Is it great that you do want to do those things? Sure! Entire industries have been built around these infatuations, and horror conventions are some of the most fun you can have with your clothes on. The Halloween aisle at TJ Maxx is always the busiest one, and god knows Spotify has every Type O Negative album you could ever want. These are wonderful things in a wonderful time for the genre we hold most dear. Every movie imaginable is streaming somewhere, and even old television shows are becoming available to the masses who weren't even alive when they were showing on the tube. This is a time for more togetherness, not less. This is a time where we should be celebrating these differences, appreciating that horror as a genre supports and encourages a wide variety of fans into this big melting pot of freaks that we have cultivated for ourselves.


You see, the horror community is built on this obsession, this need to find that one film that no one around you has ever heard of but is just so scary, you guys. It's the pursuit of new excitement, the dedication to finding something that is somehow different from anything you've seen before. Hell, sometimes it's watching the same film over and over, maintaining the same routine wherein you just have to be watching John Carpenter's Halloween as the clock strikes twelve on that very day. And it's amazing. My experience with horror is amazing! Your experience with horror is amazing! The fact that any of us, in a world filled with real horror, can sit back and explore our darkest fears and impulses without being thrown into a Soviet-era gulag is an outstanding exercise of free speech and thought! To think that some of us, some people who have made horror their lives, feel that they have the ability to denigrate and denounce those who would first dip their toes into the genre is absurd and it's harmful. And to be quite honest, it has to stop, and it has to stop now.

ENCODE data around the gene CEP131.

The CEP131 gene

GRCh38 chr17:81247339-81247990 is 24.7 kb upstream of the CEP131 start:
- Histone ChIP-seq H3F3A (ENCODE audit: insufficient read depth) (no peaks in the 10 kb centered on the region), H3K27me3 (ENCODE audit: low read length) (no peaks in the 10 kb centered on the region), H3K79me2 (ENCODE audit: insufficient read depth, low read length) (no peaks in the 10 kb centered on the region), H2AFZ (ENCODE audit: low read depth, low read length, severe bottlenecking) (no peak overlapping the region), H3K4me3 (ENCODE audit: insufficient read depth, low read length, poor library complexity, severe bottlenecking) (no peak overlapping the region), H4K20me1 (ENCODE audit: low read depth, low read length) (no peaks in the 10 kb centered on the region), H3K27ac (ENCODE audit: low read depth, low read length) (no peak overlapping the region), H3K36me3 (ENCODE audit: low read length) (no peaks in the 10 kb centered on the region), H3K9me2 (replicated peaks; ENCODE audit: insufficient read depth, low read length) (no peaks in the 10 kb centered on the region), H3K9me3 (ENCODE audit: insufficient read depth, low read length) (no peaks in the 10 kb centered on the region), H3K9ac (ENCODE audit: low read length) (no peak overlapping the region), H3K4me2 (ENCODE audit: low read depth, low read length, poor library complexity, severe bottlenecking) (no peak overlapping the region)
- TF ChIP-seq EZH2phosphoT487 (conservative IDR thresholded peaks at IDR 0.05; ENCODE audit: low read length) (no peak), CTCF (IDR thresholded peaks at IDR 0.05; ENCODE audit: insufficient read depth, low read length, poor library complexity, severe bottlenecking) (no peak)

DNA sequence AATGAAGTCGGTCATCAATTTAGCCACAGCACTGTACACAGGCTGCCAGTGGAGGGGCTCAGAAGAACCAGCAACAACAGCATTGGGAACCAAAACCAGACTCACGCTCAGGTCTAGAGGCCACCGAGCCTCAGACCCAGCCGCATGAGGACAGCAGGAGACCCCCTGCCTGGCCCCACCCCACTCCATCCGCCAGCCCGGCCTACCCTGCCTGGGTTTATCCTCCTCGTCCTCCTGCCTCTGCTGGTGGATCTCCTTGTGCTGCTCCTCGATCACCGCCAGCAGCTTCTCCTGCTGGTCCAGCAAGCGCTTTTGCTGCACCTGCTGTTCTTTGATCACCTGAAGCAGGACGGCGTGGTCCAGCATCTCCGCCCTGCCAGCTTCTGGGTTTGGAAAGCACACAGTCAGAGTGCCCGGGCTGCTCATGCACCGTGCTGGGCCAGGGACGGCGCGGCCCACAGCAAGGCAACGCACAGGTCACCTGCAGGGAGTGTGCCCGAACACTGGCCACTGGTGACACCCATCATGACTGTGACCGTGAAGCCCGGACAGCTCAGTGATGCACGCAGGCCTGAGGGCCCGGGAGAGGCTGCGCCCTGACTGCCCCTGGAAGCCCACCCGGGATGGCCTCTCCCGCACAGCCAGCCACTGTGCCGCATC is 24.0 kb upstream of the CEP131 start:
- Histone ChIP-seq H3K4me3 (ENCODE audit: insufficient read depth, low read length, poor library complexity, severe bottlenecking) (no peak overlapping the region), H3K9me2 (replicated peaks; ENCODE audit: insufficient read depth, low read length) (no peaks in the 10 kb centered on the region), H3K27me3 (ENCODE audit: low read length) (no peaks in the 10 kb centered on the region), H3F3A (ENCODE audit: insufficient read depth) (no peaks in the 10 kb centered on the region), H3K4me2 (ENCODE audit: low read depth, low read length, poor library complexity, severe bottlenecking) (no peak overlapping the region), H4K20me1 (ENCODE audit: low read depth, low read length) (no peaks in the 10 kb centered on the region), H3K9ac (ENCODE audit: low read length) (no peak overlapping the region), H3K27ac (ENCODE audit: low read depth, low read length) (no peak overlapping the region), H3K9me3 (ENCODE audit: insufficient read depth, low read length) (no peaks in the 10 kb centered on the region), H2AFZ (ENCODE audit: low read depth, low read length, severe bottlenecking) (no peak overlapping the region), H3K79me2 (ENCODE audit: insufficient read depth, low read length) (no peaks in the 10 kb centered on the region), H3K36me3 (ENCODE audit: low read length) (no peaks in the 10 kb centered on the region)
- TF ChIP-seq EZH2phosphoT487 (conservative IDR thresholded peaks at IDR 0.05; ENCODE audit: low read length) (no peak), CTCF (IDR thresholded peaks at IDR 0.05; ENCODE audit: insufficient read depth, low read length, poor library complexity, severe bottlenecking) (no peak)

There are times when gatekeeping is absolutely acceptable. Like, for instance, if you're in charge of a very large gate. If you're not, keep your fucking mouth shut and let people enjoy what they enjoy. Be thankful that people want to partake in your hobby. Be appreciative when one of your romantic comedy-loving friends decides to give Saw a try. Recommend some new movies if they liked it! If they don't, recommend, uh... different ones! Horror is such an all-encompassing smorgasbord of variety that if you can't find a movie your friend will appreciate, send them to one of the thousands of message boards and websites (ahem) that can point them in the right direction. We need more horror fans, not less. And if you're one of the ones I'm talking about, one of the people who feel this need to stockpile your own reservoir of horror away from someone else? Well then, perhaps it's you who should go. Or not. Perhaps you should take off your silly mask, remove the stuffed raven from your mantle, and go watch a chick flick. Maybe it'll do you some good.